In 1993 bestselling author and adventure writer Jon Krakauer wrote an article for Outside Magazine about a young hiker who in April 1992 walked into the wilds of Alaska.  He carried with him a hunting rifle, a ten pound bag of rice, a few books and very little else. His name was Christopher McCandless and his plan was to live in solitude, hunting his own food and communing with nature.  Four months later McCandless' body was found by a group of hunters who had stumbled upon the abandoned bus he had been living in.  Chris McCandless had starved to death.  The Alaskan river he had crossed to make his way into the wilderness was passible in April when he arrived but when the summer came and the ice melted the river swelled making it impossible for Chris to cross back into civilization effectively trapping him where he was.  He was only 24.  Jon Krakauer wrote the article for Outside Magazine but could not let go of the story.  He decided his article needed to be a book. The result is Into The Wild (published 1997), an engrossing and thought provoking read.

Who was Chris McCandless and why two decades on are many still fascinated with his story?  Most of us do what's expected in life.  And when we are young and finished with school the next step is the job market.  Sure we would like to live a carefree existance doing whatever our heart desires but there are consequences to that kind of life and so we  conform.  Chris McCandless was different.  After graduating with honors from Emory University he decided that he would not do what was expected.  He took the $24,000 his parents had given him for Law School and donated it to charity.  He then set out on a two year penniless hitchiking journey throughout the American West which would eventually lead him to Alaska.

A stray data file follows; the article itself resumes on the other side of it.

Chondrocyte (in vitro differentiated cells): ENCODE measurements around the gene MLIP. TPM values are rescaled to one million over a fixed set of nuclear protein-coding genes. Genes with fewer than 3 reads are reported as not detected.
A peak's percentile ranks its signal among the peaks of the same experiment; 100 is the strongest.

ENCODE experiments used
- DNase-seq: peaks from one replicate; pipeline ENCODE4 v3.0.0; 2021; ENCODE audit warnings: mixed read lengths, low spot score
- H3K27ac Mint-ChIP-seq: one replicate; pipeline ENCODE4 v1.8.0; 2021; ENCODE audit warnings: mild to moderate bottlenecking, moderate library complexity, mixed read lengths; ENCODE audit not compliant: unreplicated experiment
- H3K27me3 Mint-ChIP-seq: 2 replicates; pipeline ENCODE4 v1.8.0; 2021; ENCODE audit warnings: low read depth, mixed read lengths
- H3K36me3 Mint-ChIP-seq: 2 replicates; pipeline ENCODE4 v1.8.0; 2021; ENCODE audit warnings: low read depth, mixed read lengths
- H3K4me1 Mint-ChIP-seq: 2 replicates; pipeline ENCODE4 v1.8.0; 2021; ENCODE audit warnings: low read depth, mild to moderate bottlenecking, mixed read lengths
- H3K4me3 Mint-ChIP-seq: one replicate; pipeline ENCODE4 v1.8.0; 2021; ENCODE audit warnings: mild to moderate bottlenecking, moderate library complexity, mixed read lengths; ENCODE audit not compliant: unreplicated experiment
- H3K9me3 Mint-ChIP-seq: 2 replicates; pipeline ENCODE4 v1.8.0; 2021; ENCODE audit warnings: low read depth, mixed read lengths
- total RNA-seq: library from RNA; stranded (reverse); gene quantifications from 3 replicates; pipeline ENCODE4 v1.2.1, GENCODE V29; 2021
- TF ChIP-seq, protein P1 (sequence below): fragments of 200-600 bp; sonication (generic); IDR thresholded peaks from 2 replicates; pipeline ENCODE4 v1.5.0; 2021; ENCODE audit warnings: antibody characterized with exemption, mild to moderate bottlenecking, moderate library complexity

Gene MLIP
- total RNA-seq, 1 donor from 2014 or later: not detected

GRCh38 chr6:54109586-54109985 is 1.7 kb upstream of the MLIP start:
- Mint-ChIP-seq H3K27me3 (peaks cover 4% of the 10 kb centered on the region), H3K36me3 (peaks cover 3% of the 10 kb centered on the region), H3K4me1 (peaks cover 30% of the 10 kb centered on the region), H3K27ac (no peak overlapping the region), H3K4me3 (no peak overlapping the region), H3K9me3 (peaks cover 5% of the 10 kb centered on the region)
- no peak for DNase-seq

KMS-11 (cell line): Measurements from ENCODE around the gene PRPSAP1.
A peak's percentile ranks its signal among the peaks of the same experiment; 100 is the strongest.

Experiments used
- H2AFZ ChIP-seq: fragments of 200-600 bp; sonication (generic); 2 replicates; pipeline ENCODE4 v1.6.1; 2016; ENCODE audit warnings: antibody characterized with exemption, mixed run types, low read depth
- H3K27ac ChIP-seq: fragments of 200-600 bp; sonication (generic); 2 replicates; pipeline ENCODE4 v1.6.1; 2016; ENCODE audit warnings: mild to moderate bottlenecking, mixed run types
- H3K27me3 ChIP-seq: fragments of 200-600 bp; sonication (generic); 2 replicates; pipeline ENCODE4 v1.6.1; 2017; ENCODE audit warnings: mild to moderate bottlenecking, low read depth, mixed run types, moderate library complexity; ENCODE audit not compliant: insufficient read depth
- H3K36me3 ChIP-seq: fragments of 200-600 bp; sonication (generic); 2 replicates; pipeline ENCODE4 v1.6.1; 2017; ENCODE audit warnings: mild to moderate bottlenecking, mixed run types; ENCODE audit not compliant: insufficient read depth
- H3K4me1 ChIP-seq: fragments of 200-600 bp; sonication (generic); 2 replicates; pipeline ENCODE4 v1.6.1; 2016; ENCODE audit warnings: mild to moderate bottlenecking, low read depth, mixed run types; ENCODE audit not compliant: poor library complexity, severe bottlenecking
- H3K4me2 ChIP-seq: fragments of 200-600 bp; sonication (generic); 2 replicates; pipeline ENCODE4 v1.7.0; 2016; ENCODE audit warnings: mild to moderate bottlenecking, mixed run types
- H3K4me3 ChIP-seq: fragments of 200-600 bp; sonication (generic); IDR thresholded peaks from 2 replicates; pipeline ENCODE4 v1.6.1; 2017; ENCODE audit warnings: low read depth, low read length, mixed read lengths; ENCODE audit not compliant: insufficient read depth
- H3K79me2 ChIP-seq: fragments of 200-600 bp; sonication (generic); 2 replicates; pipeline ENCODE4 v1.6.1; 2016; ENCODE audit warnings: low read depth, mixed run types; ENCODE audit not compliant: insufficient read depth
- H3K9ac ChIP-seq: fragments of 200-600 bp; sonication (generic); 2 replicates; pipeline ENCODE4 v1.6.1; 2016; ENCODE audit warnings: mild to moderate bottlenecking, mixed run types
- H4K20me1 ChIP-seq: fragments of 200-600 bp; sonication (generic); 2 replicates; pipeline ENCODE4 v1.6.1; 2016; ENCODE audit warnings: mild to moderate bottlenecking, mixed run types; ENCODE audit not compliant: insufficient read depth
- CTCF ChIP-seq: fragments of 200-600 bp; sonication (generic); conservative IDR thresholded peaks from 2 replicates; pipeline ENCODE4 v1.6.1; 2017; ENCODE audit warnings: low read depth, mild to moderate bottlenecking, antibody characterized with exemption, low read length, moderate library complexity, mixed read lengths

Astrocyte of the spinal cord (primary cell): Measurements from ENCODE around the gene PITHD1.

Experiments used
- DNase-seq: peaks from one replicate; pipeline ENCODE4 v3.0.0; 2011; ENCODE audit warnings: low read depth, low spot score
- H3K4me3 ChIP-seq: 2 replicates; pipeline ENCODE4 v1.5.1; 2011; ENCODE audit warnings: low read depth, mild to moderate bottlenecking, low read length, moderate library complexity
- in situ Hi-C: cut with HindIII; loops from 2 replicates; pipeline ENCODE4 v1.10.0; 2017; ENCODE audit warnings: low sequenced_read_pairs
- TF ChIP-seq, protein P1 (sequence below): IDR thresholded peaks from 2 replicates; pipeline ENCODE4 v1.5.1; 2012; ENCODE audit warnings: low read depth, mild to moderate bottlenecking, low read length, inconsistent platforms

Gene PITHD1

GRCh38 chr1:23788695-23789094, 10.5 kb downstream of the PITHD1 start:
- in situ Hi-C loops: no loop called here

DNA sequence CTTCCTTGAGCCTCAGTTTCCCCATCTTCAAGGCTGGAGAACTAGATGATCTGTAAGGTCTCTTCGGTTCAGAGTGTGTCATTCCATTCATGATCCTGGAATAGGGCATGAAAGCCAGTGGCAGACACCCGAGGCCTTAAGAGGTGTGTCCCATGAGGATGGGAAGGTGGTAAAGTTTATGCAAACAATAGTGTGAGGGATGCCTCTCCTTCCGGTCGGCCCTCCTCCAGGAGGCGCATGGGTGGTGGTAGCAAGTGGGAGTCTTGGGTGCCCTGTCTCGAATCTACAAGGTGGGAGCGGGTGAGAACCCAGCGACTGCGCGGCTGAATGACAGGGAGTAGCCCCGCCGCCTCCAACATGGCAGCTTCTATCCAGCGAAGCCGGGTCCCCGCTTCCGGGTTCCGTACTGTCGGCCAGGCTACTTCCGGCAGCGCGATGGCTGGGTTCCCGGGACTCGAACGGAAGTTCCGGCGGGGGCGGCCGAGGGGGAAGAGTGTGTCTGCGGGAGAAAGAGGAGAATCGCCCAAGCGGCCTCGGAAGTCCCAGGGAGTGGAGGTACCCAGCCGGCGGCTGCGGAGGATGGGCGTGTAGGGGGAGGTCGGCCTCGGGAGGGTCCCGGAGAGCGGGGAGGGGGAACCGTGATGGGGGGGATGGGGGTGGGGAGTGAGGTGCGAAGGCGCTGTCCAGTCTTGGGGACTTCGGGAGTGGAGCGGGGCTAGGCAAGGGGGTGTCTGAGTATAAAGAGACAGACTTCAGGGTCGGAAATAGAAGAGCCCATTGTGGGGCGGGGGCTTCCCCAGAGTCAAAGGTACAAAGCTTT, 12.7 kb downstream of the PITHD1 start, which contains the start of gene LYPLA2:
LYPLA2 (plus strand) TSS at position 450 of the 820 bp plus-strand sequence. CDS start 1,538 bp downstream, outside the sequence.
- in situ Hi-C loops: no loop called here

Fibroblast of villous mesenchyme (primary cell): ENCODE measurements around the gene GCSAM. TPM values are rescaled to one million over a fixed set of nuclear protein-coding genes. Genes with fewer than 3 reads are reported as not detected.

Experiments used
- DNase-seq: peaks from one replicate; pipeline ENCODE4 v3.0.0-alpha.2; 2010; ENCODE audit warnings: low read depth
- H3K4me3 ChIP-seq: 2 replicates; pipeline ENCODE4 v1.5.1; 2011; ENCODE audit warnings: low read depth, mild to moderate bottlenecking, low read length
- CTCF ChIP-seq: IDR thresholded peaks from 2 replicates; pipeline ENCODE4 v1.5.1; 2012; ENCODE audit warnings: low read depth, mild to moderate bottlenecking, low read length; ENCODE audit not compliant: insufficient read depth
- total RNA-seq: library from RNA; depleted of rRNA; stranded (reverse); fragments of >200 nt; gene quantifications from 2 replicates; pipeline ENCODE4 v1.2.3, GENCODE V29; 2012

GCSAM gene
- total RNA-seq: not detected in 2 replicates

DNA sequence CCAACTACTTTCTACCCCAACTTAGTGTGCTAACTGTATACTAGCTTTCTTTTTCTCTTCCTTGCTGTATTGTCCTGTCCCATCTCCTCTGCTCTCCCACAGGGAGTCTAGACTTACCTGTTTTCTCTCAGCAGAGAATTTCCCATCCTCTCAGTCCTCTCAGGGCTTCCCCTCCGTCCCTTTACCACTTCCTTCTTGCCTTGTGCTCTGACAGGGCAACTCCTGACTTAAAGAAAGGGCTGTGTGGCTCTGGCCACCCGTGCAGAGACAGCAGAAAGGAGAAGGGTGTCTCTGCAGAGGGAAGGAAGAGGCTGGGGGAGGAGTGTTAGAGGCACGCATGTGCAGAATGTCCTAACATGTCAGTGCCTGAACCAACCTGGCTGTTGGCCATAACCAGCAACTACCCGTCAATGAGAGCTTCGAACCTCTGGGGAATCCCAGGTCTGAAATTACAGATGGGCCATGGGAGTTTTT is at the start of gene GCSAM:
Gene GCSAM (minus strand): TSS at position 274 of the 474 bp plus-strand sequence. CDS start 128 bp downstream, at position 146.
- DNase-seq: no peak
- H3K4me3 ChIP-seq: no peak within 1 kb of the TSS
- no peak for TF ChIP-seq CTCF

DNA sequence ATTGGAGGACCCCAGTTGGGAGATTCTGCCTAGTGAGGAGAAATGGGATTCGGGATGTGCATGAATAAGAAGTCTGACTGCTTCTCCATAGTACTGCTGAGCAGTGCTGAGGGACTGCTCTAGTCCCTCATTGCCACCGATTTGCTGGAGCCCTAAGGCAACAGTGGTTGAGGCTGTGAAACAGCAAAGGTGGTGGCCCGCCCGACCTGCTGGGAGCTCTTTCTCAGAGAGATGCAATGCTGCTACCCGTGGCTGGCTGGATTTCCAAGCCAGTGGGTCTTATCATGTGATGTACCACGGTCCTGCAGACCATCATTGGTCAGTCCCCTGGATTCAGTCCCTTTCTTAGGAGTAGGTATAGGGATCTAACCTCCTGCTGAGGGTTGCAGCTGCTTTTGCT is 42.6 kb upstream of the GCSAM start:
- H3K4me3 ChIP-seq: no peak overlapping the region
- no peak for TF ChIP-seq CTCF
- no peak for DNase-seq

Jon Krakauer went back and interviewed the people Chris met during his two year odyssey and they are interesting. Many parts of the American west are filled with people who have fallen off the grid so to speak, hippies, seekers, drifters, eccentrics. But even though many of the people Chris met were living on the margins they were worried when Chris shared his Alaska plans. Some tried to talk him out of it.  Others tried to get him to let his parents know where he was since he had not written or called them in two years. But Chris would not listen. There had been a falling out between Chris and his parents over a secret his father had been keeping. Chris in addition to being very bright could be a very judgemental young man.

I heartily recommend Into The Wild.  Jon Krakauer is a fine writer and he not only writes about Chris but he tells us about other explorers and adventurers from the 19th and 20th century, young men who also set out on journeys they did not adequately prepare for.  Krakauer quotes from Chris' journals and letters which gives you an indication of why he chose to live the way he did.  Jon Krakauer doesn't shy away from how badly Chris hurt his parents and sister.  The people Chris met on the road were also shaken by what happened to him.  It's probably the main reason people don't skip town, change their names and set out on risky adventures, our obligation to others.  Chris might have eventually learned this lesson but we will never know.